Monday, 17 January 2011

Little Bromley. RIP.

Just over two years ago Little Bromley had to be dismantled due to circumstances beyond my control. Some have seen some of the photographs taken of the circuit on the Slotforum, but as with most threads on there, once it falls of the first page it becomes history. So I thought as a fitting tribute to what could have been the most beautiful of model motor racing circuits, i've posted a larger selection of images in the hope that a more permanent memorial might be created. Little Bromley wasn't actually little. The room that it was built in measured fifty six feet long by thirty feet wide with a total track length of one hundred and twenty five feet, using Scalextric Sport track of four lanes.
Gentle contour and camber made driving the circuit a very enjoyable experience either mag or no mag. The main straight was thirty three feet long where the cars could be given full throttle, albeit for around two and half seconds. The lap record was just under eight seconds with a Scalextric GT40 which could be literally hammered around the track.

Being an endurance race fan, driver comfort was paramount, so the decision was made to allow seating so that drivers could do what they needed to do in a very relaxed manner. The seating shown above was mounted on staging of around eighteen inches allowing a good view of almost the whole of the circuit. One or two blind spots were built in to give a little realism and something of a challenge.

The original idea was to build a model motor racing circuit and not a race track, so scenery was planned from the beginning. But such was the size of the track, 880 square feet, that cost became a consideration. So an awful lot of improvisation was needed. Track borders were built from 6mm mdf and packed up to track level. Spray painted and textured they looked quite convincing particularly when white lining was added.
Lighting was built into buildings using golden white LEDs to give a period look and when all lit up it was quite a startling sight. This was an on going process but unfortunatley never got completed.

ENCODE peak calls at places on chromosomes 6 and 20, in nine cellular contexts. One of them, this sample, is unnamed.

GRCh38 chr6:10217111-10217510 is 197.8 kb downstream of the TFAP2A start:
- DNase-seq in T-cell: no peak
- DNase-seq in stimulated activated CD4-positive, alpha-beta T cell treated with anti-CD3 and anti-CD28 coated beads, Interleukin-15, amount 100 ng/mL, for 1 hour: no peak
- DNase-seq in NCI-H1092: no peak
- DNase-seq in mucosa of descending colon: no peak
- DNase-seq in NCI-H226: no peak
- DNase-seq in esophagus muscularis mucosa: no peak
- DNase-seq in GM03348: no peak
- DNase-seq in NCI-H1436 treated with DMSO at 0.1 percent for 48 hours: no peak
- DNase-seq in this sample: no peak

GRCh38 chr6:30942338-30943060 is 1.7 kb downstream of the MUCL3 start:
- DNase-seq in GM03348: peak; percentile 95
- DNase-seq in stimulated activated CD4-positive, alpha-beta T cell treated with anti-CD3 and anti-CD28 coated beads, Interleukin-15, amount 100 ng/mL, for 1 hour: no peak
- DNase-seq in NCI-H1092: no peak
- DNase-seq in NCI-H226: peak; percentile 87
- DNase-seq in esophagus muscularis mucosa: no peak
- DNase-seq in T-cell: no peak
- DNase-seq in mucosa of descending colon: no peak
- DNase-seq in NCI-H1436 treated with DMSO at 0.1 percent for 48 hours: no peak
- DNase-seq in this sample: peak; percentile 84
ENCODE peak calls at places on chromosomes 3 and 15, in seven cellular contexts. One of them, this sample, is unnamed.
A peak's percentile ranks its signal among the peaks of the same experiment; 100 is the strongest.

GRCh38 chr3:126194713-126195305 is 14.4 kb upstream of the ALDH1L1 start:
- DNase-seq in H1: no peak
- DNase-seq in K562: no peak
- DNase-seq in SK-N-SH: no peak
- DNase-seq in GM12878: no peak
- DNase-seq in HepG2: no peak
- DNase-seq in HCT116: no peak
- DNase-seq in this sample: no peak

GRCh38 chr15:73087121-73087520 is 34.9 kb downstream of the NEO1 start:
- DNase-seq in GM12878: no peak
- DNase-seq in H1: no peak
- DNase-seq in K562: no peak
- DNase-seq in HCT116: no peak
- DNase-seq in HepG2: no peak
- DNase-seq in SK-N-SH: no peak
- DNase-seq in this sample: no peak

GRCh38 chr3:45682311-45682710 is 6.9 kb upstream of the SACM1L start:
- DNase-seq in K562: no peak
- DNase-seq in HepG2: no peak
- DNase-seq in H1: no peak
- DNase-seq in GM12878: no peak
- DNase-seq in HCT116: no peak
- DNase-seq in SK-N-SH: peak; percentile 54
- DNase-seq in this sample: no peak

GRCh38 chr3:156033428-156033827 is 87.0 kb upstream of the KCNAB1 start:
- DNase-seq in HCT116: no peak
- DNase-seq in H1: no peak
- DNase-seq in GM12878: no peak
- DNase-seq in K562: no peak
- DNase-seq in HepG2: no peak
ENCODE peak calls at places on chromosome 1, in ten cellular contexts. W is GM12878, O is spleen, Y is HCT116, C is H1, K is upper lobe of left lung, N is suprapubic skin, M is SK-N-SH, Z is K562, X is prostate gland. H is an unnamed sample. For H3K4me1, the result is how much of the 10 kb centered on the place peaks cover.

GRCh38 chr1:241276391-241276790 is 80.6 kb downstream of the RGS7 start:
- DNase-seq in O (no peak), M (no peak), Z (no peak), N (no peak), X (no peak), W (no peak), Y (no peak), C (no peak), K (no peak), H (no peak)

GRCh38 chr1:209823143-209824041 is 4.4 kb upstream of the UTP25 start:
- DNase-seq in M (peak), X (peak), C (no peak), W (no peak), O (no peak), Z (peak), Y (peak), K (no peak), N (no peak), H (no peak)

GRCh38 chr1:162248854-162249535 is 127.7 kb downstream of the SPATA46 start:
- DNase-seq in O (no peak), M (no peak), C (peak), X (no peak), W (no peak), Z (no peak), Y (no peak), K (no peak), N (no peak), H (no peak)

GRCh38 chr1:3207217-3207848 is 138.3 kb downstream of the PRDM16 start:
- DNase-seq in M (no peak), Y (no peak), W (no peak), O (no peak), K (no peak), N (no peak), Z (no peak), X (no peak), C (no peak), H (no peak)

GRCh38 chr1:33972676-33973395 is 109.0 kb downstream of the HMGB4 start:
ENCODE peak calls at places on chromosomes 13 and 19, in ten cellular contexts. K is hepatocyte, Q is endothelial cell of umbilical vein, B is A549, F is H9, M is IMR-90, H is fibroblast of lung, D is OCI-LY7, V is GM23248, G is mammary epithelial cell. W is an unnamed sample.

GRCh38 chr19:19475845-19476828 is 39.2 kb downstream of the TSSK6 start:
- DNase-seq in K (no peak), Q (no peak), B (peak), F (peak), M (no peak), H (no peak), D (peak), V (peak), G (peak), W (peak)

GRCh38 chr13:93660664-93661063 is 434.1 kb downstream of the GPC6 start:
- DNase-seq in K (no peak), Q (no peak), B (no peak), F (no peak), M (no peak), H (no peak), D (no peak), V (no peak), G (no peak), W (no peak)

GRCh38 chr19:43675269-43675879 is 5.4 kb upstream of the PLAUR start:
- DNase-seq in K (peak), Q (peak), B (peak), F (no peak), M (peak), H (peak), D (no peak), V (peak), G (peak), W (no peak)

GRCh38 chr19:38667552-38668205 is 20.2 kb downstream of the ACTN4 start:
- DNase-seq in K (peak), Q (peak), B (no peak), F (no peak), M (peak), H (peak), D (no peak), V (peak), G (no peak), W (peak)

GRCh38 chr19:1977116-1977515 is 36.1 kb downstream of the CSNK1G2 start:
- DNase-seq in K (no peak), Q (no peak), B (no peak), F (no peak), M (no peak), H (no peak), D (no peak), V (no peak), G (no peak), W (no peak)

But with cars carrying light kits, head, tail and brake lamps allowing racing through the night, some interesting competition resulted.

In addtion to the lighting a further feature was the ability to add "weather". A cheap fogging machine was plumbed in under the track surface and at certain times this was switched on a for a few seconds. The resulting mist in combination with the car/track lighting was iresistable.

Night racing was enhanced by the ability to add an illuminated backdrop. This took the form or a series of LEDs placed all around the room facing upwards from the floor. A combination of red/blue enabled either a sunset or sunrise to be created.

The room had no windows but four largish skylights giving a very natural and soft light that enhanced photography.

Buildings were built from foamboard and cost little or nothing to make. All the advertising hoardings were drawn on PC, transfered to foamboard and supported with aluminium rods. All very cheap.

The pit buildings themselves were based upon the original buildings at Reims Gueux in Northern France. These buildings are still there and have in recent years been restored as a memorial to a time when motor racing was much more interesting.

Trees came from a local shop that specialised is selling cheap items with each tree costing a pound. Sprayed with varying shades of green, they were a fairly good scale size and enhanced the circuit to good effect.

The compulsory Dunlop bridge was drawn in Corel Draw,printed out and spray glued onto foamboard. The additional trees were taken from my secretarys garden, being a type of shrub/plant that dried out completely, but kept it's form. Again sprayed with green paint these were particularly effective.

The grandstand was built up from foamboard with the terracing being formed from basswood strip, which was coated in woodstain. This particular building took some effort to get it absolutetly level as where it was situated was far from flat.

Certain electronic devices were included in the track such as variable braking controls which were adjusted via a knob on the driver stations. One device that was stil under development when the track had to be dismantled was a virtual fuel tank. An electro-mechanical device, this was designed to allow the cars to speed up gradually as the "tank" emptied. Although the principal was ok, it never got tested in anger.

The atmosphere was enhanced by a sound system built into the trackside. A 5.1 sound system allowed the playback of samples of various car sounds, such as V8s flat 12s, straight 6s etc. Triggered by switches mounted in the track a very convincing soundtrack could be created.

The time keeping hut shown on the right of the picture below, is where it was all controlled from. Lap times and total distance covered could all be monitored by two PCs
The first race was planned to take place early in 2009 with the 6 hours of Little Bromley guaranteed to be a great event. Unfortunately the powers that be decided otherwise and the company that paid the rent on the building was forced into liquidation. It didn't take quite as long to destroy it as it did to build.
Maybe with good fortune I can start all over again, but I doubt it. Le Circuit du Petite Bromley was a one off and I doubt whether the likes of it shall be seen again. I still miss it.


  1. Hi Graham, Just thought I'd drop in for a quick look. That's probably the most beautiful slot track I've seen. Tremendous photos too. Hope you're doing ok. All the best,
    Tom Wysom.

  2. Graham The scratchbuild guild it's alive, it's alive!